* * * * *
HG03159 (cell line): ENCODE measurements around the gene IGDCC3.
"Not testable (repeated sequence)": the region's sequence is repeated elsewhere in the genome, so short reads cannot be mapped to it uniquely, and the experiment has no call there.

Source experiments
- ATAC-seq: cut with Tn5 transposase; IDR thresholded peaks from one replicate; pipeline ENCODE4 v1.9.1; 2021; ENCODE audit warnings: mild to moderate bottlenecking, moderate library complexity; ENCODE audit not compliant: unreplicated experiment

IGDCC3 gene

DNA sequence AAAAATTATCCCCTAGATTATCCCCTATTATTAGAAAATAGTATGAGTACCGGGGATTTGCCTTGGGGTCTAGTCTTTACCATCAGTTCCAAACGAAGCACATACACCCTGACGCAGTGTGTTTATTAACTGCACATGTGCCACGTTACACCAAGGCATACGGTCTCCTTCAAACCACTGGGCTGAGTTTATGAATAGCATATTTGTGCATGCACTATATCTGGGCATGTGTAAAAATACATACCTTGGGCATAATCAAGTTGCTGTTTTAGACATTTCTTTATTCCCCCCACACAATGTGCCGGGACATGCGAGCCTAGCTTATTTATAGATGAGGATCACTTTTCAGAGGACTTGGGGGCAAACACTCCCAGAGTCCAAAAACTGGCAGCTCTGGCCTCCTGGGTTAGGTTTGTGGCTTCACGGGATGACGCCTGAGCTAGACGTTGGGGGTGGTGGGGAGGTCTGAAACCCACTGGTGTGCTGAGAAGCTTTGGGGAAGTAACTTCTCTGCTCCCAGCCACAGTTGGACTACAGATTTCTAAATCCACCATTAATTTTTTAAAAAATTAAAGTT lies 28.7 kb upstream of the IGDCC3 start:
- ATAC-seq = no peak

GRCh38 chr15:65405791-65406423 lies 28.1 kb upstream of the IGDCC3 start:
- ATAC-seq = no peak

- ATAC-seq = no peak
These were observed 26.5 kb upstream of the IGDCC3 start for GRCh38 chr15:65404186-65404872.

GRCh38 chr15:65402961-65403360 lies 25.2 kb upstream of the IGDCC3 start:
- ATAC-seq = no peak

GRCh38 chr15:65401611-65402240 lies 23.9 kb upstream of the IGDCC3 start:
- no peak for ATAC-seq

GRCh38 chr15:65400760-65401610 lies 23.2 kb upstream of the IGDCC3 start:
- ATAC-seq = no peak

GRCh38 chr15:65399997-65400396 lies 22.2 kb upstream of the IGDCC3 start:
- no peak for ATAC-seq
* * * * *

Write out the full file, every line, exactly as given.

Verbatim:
HG03159 (cell line): ENCODE measurements around the gene IGDCC3.
"Not testable (repeated sequence)": the region's sequence is repeated elsewhere in the genome, so short reads cannot be mapped to it uniquely, and the experiment has no call there.

Source experiments
- ATAC-seq: cut with Tn5 transposase; IDR thresholded peaks from one replicate; pipeline ENCODE4 v1.9.1; 2021; ENCODE audit warnings: mild to moderate bottlenecking, moderate library complexity; ENCODE audit not compliant: unreplicated experiment

IGDCC3 gene

DNA sequence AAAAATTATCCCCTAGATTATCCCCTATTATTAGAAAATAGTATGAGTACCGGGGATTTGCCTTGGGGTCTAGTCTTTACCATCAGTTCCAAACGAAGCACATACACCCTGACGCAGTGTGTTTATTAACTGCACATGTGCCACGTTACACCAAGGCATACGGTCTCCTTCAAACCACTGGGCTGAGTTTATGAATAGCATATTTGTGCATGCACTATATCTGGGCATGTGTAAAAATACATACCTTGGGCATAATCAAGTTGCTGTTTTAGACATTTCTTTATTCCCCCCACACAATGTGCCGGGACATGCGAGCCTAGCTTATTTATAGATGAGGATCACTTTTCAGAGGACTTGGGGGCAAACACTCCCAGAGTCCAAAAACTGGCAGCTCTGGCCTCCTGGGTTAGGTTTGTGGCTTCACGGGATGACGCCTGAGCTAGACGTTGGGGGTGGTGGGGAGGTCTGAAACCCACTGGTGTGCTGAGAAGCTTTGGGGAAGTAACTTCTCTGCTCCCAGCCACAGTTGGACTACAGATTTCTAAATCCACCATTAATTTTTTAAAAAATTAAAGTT lies 28.7 kb upstream of the IGDCC3 start:
- ATAC-seq = no peak

GRCh38 chr15:65405791-65406423 lies 28.1 kb upstream of the IGDCC3 start:
- ATAC-seq = no peak

- ATAC-seq = no peak
These were observed 26.5 kb upstream of the IGDCC3 start for GRCh38 chr15:65404186-65404872.

GRCh38 chr15:65402961-65403360 lies 25.2 kb upstream of the IGDCC3 start:
- ATAC-seq = no peak

GRCh38 chr15:65401611-65402240 lies 23.9 kb upstream of the IGDCC3 start:
- no peak for ATAC-seq

GRCh38 chr15:65400760-65401610 lies 23.2 kb upstream of the IGDCC3 start:
- ATAC-seq = no peak

GRCh38 chr15:65399997-65400396 lies 22.2 kb upstream of the IGDCC3 start:
- no peak for ATAC-seq